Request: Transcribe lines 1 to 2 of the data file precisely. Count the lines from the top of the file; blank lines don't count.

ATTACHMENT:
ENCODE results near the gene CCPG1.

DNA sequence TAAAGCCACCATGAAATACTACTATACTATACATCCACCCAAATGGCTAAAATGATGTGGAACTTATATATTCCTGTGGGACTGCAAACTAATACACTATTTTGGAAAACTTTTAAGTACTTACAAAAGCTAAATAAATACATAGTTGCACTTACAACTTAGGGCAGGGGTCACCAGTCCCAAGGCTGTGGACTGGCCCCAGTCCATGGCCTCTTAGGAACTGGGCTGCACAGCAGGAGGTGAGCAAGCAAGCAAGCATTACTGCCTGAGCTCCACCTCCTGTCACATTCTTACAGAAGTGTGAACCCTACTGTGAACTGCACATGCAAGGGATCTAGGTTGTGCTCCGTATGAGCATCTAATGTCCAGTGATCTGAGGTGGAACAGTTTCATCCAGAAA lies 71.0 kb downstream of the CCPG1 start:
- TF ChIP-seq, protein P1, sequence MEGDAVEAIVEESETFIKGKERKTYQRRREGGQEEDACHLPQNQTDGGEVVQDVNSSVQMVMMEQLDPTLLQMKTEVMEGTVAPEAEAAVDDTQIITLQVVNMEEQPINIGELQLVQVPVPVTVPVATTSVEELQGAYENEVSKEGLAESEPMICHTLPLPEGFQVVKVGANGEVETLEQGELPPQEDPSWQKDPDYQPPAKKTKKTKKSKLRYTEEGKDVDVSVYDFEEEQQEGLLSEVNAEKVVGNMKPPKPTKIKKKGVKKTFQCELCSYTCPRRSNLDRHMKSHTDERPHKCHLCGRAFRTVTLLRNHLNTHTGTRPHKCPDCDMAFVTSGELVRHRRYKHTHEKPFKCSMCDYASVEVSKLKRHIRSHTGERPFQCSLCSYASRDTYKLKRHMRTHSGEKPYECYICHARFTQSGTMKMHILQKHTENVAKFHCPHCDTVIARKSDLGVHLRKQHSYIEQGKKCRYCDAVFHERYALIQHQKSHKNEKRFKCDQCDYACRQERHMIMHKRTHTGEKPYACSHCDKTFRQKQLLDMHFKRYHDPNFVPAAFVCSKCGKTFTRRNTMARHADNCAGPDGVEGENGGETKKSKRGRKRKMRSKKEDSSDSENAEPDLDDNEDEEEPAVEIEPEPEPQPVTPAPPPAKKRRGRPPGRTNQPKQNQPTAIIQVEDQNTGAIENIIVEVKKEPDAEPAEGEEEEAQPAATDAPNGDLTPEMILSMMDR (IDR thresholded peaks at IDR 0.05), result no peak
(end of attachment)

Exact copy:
ENCODE results near the gene CCPG1.

DNA sequence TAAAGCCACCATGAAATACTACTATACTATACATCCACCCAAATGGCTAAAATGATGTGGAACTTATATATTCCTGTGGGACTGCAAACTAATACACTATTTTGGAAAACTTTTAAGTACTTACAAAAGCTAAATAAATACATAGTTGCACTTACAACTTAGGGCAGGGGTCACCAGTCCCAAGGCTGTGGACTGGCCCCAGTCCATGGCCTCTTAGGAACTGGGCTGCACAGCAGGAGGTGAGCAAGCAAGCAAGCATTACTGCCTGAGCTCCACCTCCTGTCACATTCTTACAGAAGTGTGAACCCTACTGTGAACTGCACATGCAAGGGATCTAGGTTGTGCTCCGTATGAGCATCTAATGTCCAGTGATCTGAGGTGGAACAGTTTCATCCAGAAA lies 71.0 kb downstream of the CCPG1 start: